On the Information_Systems_Forum@yahoogroups there was this exchange as part of a longer thread on Management Approaches to Non-Profit Technology:
I’m sure that there are non-profits which are inefficient and wasteful, endangering their mission. But I would weigh in on the idea that many non-profits also run on intangibles – an inspiring leader, a savvy development person. From bitter experience I can say that when the business experts (often on the board of directors) decide that it is time to make the organization more serious and efficient, that organization runs a great risk of losing its way.
This seems to happen around the 10-year mark in an organization’s history. Board members who previously thought “what a lovely little organization I’m part of” suddenly decide they know more about non-profit management and service than the people who created it.
Having survived a year in which the efficiency experts and their proxies failed to raise any funds (you must have good ideas and know your constituents and funders, things the business people may lack) and exhausted reserves. Only the nerve and dedication of the founders pulled things back on track.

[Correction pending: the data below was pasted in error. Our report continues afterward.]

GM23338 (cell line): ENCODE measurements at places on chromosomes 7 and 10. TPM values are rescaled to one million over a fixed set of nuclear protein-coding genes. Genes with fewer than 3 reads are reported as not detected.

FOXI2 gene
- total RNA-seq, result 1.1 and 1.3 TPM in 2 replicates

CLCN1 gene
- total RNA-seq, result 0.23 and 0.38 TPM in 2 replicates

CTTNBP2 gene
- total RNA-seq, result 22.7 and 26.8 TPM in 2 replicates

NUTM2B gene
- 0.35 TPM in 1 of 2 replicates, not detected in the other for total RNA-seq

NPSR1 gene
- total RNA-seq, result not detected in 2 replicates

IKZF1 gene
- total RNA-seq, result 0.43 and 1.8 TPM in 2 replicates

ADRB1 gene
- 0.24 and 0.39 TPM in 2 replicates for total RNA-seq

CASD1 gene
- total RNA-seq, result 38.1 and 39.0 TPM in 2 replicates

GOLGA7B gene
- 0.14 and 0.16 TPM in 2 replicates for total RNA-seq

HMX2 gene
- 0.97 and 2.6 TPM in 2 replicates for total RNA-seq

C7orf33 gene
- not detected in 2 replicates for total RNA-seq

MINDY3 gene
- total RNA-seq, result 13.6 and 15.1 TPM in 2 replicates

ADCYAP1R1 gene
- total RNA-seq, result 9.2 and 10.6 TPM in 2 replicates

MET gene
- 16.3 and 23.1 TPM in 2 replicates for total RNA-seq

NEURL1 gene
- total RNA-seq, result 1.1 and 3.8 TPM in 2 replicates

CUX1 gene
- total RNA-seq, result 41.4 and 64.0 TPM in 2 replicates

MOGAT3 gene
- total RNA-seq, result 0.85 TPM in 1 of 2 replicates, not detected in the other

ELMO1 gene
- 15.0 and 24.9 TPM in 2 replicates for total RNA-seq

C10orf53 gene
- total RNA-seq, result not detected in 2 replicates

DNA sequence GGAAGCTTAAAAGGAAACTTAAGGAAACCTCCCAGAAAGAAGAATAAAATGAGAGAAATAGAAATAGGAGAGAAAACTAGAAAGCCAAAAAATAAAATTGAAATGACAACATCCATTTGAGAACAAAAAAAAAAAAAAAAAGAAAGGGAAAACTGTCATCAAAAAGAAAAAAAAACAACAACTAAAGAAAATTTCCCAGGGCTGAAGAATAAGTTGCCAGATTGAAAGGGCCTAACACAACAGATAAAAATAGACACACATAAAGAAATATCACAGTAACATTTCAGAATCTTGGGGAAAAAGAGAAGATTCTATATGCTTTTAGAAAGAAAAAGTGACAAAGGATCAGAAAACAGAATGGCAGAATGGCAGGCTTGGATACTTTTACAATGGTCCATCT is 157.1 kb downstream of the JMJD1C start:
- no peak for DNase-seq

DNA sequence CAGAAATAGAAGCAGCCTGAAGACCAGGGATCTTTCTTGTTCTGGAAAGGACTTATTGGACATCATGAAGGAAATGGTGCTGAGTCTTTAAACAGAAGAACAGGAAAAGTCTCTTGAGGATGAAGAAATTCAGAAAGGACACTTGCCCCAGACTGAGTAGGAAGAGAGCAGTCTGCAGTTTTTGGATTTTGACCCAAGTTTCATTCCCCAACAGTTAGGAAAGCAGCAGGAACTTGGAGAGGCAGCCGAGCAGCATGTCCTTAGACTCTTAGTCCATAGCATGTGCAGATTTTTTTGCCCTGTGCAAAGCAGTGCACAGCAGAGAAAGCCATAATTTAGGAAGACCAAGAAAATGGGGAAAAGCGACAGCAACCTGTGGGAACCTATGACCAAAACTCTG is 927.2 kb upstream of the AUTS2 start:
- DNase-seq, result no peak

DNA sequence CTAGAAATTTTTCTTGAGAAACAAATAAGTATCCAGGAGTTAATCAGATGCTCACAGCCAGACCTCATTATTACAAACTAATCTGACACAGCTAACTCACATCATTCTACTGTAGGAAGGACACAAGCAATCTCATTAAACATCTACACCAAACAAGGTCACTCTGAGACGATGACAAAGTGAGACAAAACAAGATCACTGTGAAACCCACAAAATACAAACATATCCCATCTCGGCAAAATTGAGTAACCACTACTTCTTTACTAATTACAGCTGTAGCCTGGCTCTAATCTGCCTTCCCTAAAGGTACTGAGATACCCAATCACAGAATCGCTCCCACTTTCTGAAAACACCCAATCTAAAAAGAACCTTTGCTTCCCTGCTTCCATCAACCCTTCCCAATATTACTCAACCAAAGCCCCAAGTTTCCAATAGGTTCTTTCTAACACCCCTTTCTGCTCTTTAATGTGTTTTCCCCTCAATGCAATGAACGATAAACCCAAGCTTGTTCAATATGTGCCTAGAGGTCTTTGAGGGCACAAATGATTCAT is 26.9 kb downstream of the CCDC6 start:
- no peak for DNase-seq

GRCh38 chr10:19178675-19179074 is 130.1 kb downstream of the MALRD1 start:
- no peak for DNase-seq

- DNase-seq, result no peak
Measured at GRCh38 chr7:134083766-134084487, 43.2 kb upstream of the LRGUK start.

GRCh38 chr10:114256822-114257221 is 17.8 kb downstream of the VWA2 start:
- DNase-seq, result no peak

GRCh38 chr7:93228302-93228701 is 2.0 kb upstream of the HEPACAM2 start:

To that I would add, “and pick your battles carefully.”
I dislike being a defeatist, but sometimes an organization is so badly broken that it can’t be fixed by one nonprofit techie. In that case, it’s a heartbreaking waste of time, effort, and talent to hang in there hoping you can realize your vision for the organization.
Unfortunately, the same virtues that draw people into mission-based organizations can the ones that impel them stay in dysfunctional situations rather than moving on.
As the poet said (in a very different context), it’s an “expense of spirit in a waste of shame.”
Are my ears burning?